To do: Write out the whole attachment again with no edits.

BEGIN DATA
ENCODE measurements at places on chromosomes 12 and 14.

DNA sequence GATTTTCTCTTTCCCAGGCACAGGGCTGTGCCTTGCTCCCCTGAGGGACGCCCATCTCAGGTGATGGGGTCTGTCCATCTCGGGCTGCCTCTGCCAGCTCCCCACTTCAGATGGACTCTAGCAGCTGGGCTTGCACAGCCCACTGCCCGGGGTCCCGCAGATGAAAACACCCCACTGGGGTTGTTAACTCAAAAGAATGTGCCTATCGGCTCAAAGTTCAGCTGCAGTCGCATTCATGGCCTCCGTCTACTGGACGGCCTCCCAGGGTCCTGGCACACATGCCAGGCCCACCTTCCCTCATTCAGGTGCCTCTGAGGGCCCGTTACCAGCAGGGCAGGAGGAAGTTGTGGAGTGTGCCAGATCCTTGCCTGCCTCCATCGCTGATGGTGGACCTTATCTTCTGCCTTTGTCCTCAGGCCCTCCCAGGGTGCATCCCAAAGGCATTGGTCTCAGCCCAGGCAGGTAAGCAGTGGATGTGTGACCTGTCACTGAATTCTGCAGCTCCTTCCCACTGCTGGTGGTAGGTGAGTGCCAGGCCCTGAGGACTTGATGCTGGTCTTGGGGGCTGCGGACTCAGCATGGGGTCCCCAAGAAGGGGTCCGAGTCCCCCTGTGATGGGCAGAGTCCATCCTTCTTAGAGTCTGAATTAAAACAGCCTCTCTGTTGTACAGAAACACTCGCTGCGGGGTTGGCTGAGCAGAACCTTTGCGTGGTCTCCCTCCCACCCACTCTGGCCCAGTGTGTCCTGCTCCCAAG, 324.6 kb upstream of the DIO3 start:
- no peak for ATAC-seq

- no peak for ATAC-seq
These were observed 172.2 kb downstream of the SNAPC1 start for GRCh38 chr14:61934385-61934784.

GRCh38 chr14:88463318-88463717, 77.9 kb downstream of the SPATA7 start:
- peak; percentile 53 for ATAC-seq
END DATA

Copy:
ENCODE measurements at places on chromosomes 12 and 14.

DNA sequence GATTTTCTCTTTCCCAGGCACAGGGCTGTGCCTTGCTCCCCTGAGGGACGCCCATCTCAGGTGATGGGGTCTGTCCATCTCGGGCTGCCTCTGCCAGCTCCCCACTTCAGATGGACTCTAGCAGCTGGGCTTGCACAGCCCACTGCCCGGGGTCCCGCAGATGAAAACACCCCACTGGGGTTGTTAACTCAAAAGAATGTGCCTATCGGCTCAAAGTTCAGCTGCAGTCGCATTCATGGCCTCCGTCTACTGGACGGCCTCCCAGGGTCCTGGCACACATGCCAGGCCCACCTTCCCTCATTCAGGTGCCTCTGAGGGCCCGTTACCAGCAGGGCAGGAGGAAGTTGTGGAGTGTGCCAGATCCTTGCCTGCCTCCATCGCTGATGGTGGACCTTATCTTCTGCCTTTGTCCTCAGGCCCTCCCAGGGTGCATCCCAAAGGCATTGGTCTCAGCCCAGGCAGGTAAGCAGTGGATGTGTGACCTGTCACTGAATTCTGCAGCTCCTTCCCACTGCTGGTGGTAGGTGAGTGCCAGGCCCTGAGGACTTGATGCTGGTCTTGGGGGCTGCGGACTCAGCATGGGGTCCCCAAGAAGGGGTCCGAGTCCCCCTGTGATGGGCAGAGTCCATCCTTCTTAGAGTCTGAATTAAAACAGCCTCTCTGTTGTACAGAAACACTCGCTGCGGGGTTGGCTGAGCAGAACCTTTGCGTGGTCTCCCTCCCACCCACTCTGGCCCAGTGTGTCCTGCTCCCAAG, 324.6 kb upstream of the DIO3 start:
- no peak for ATAC-seq

- no peak for ATAC-seq
These were observed 172.2 kb downstream of the SNAPC1 start for GRCh38 chr14:61934385-61934784.

GRCh38 chr14:88463318-88463717, 77.9 kb downstream of the SPATA7 start:
- peak; percentile 53 for ATAC-seq